Satellite Animations

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Making a Satellite Animation

Unidata Python Workshop


  1. How are animations made?

This is just a quick taste of producing an animation using matplotlib. The animation support in matplotlib is robust, but sometimes installation of the underlying tool (ffmpeg) can be a little tricky. In order to make sure we get don't get bogged down, this is really more of a demo than something expected to work out of the box.

Conda-forge has packages, so it may be as easy as:

In [1]:
#!conda install -y -n unidata-workshop -c conda-forge ffmpeg

First, we'll import the animation support from matplotlib. We also tell it that we want it to render the animations to HTML using the HTML5 video tag:

In [2]:
import os.path
import sys

from datetime import datetime

import cartopy.feature as cfeature
import matplotlib as mpl
import matplotlib.pyplot as plt
import metpy

from IPython.display import HTML
from matplotlib.animation import ArtistAnimation
from metpy.plots import add_timestamp, colortables
from siphon.catalog import TDSCatalog

We create the base figure, then we loop over a bunch of the datasets to create an animation. For each one we pull out the data and plot both the timestamp and the image. The ArtistAnimation class takes the Figure instance and a list as required arguments. The contents of this list are a collection of matplotlib artists for each frame of the animation. In the loop below, we populate this list with the Text instance created when adding the timestamp as well as the image that results from plotting the data.

In [3]:
mpl.rcParams['animation.embed_limit'] = 50

# List used to store the contents of all frames. Each item in the list is a tuple of
# (image, text)
artists = []

case_date = datetime(2017, 9, 9)
channel = 8

# Get the IRMA case study catalog
cat = TDSCatalog(''
datasets = cat.datasets.filter_time_range(datetime(2017, 9, 9), datetime(2017, 9, 9, 6))

# Grab the first dataset and make the figure using its projection information
ds = datasets[0]
ds = ds.remote_access(use_xarray=True)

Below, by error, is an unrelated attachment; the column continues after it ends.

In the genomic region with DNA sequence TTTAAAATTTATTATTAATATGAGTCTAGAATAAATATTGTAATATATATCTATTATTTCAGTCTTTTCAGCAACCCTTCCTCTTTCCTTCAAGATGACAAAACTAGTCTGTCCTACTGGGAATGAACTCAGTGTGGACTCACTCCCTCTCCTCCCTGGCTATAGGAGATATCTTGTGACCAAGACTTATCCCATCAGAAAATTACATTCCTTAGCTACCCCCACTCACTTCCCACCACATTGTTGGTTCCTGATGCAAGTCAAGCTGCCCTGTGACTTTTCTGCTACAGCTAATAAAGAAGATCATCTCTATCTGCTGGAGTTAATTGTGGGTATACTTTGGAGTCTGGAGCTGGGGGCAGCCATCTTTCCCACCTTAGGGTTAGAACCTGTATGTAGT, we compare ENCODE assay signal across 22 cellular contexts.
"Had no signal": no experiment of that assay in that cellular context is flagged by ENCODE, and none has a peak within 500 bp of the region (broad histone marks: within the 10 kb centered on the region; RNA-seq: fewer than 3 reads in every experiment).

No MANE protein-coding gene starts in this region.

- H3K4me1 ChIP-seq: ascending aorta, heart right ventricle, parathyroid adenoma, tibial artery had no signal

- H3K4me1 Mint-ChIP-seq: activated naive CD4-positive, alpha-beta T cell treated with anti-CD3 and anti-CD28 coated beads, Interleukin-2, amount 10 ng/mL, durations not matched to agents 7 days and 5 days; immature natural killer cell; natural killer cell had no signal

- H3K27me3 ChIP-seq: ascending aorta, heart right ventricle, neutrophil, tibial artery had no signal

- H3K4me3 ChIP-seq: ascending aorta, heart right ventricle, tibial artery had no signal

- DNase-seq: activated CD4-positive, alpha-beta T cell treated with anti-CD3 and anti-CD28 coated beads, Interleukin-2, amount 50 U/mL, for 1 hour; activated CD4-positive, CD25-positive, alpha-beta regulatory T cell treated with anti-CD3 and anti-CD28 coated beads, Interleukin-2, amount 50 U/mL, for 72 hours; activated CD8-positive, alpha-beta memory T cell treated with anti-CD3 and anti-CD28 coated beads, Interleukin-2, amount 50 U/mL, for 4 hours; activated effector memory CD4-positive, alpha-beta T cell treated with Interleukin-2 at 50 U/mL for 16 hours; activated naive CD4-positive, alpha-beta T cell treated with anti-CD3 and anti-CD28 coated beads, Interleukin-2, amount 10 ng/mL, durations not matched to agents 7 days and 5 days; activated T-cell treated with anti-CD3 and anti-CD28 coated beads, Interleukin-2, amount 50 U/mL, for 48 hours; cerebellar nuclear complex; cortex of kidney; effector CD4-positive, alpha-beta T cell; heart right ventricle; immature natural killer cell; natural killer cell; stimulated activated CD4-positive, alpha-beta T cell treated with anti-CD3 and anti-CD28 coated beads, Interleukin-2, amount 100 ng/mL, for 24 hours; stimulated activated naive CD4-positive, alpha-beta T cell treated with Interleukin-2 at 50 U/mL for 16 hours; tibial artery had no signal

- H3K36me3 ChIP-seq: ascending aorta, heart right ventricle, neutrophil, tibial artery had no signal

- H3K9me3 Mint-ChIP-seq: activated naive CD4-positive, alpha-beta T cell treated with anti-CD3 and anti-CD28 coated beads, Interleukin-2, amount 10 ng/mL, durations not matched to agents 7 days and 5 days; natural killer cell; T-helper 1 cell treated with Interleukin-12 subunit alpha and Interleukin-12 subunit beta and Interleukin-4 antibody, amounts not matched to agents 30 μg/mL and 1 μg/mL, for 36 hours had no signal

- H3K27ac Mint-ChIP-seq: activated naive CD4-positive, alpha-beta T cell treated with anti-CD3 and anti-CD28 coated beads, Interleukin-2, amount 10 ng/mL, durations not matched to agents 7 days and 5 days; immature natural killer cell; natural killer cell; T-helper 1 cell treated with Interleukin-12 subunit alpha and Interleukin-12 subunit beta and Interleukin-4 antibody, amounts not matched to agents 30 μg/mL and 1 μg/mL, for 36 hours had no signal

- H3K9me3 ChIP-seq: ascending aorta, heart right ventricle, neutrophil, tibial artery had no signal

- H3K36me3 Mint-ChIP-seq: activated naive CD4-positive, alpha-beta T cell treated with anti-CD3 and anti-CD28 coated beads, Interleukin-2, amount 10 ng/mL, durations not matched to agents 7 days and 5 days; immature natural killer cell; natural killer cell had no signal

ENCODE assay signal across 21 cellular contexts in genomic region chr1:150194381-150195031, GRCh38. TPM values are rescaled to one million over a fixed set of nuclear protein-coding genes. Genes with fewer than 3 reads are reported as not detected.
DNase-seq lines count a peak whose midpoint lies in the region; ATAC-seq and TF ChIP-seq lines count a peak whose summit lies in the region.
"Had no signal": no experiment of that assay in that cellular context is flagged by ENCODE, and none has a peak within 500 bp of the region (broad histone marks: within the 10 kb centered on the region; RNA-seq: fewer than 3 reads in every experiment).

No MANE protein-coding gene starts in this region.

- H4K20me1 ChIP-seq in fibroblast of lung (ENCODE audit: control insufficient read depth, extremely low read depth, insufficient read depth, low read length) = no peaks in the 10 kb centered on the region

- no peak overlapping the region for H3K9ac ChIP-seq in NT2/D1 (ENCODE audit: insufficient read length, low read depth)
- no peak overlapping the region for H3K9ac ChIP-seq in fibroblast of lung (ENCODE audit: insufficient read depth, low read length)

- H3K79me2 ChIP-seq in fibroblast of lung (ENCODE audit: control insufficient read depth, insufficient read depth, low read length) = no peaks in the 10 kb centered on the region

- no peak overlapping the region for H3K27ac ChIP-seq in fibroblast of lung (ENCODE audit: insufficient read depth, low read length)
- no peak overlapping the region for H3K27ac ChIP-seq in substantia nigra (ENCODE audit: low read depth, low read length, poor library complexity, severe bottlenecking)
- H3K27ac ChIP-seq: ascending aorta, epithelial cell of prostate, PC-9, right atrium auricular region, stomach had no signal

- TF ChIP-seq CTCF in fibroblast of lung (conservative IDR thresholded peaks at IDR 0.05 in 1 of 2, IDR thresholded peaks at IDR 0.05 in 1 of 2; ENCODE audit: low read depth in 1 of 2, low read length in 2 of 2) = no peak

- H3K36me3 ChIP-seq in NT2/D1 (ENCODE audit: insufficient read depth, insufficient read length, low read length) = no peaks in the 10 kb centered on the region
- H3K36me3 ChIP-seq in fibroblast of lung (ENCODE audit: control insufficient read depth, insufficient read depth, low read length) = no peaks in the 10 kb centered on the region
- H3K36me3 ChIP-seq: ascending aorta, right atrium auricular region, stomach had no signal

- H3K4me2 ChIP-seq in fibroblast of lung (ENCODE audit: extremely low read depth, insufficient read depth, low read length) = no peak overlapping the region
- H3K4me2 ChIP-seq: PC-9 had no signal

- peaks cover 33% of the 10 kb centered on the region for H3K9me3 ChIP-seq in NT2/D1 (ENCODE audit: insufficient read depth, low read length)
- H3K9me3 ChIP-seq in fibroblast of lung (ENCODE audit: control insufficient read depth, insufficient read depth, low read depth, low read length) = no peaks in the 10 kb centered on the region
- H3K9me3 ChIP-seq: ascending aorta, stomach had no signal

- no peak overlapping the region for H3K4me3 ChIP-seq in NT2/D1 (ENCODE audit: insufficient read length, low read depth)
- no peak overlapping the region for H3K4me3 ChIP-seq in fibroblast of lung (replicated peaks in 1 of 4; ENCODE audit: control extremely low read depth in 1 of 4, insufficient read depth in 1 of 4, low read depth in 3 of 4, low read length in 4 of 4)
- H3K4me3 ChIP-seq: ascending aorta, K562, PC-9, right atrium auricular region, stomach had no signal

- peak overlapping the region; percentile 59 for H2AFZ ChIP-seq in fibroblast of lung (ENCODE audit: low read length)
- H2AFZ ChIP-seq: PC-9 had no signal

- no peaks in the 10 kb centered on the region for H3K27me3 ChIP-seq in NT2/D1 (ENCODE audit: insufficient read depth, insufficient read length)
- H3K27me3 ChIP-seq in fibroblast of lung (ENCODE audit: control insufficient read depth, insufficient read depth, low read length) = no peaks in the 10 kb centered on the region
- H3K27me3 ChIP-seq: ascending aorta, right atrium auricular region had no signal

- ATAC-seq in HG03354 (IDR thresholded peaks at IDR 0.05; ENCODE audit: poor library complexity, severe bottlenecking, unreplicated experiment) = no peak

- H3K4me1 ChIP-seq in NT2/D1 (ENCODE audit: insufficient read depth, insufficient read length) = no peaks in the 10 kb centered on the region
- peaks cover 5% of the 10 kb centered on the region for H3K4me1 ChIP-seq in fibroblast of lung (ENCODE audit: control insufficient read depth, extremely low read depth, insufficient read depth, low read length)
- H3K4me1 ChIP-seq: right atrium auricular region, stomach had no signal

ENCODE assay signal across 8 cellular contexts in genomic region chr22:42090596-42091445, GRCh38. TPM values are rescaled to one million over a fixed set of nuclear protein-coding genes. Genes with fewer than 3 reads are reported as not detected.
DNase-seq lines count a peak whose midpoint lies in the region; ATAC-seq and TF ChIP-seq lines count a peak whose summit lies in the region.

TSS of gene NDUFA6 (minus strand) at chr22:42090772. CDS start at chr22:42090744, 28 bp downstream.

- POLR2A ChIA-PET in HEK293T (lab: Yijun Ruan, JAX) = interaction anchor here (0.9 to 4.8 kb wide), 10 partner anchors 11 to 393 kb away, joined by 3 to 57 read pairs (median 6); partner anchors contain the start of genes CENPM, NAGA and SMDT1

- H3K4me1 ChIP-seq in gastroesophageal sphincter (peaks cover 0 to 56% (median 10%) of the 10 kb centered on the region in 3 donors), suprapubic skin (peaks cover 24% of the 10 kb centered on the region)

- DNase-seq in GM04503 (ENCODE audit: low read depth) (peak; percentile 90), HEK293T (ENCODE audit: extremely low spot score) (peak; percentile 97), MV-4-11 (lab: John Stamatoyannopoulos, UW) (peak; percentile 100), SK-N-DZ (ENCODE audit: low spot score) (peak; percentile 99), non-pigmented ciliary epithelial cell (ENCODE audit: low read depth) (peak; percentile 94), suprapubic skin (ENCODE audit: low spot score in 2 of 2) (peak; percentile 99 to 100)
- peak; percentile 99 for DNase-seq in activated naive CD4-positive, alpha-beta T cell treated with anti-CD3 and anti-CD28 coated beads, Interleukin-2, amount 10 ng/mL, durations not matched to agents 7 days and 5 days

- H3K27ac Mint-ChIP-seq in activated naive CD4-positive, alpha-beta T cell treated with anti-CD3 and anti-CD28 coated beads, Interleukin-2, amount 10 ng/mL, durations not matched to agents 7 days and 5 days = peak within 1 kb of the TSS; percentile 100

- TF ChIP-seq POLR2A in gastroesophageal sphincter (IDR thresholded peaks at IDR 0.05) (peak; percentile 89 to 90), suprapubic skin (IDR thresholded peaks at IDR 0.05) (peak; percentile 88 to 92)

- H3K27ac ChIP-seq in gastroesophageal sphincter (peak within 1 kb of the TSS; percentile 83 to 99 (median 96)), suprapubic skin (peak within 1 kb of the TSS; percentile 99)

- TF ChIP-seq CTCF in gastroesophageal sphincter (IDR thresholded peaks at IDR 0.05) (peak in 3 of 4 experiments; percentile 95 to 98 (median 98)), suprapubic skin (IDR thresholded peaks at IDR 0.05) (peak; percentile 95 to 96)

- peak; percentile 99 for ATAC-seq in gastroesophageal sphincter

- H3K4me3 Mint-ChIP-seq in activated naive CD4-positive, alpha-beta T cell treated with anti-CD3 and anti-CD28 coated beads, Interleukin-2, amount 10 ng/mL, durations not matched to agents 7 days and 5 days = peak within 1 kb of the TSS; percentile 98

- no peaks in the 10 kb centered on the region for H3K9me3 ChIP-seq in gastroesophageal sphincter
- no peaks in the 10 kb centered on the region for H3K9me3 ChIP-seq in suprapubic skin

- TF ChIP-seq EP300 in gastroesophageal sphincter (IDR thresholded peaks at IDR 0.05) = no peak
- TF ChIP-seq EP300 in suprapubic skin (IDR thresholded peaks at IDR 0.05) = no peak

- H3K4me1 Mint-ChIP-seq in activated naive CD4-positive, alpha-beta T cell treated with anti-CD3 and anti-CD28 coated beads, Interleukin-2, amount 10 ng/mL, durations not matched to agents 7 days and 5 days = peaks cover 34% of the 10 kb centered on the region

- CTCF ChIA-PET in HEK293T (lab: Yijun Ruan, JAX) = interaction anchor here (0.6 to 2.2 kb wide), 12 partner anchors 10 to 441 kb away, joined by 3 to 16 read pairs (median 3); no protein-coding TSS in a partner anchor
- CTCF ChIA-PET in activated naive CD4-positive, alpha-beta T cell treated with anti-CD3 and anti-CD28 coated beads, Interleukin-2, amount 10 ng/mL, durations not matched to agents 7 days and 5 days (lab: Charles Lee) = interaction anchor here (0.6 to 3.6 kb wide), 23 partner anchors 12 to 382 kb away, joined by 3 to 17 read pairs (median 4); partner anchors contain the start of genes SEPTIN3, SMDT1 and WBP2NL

dat = ds.metpy.parse_cf('Sectorized_CMI')
proj = dat.metpy.cartopy_crs

fig = plt.figure(figsize=(10,8))
ax = fig.add_subplot(1, 1, 1, projection=proj)
plt.subplots_adjust(left=0.005, bottom=0.005, right=0.995, top=0.995, wspace=0, hspace=0)
ax.add_feature(cfeature.COASTLINE.with_scale('50m'), linewidth=2)
ax.add_feature(cfeature.BORDERS.with_scale('50m'), linewidth=2)

wv_norm, wv_cmap = colortables.get_with_range('WVCIMSS_r', 195, 265)

# Loop over the datasets and make the animation
for ds in datasets[::-6]:

    # Open the data
    ds = ds.remote_access(use_xarray=True)
    dat = ds.metpy.parse_cf('Sectorized_CMI')
    # Pull out the image data, x and y coordinates, and the time. Also go ahead and
    # convert the time to a python datetime
    x = dat['x']
    y = dat['y']
    timestamp = datetime.strptime(ds.start_date_time, '%Y%j%H%M%S')
    img_data = ds['Sectorized_CMI']

    # Plot the image and the timestamp. We save the results of these plotting functions
    # so that we can tell the animation that these two things should be drawn as one
    # frame in the animation
    im = ax.imshow(dat, extent=(x.min(), x.max(), y.min(), y.max()), origin='upper',
                   cmap=wv_cmap, norm=wv_norm)

    text_time = add_timestamp(ax, timestamp, pretext=f'GOES-16 Ch.{channel} ',
                              high_contrast=True, fontsize=16, y=0.01)
    # Stuff them in a tuple and add to the list of things to animate
    artists.append((im, text_time))

# Create the animation--in addition to the required args, we also state that each
# frame should last 200 milliseconds
anim = ArtistAnimation(fig, artists, interval=200., blit=False)'GOES_Animation.mp4')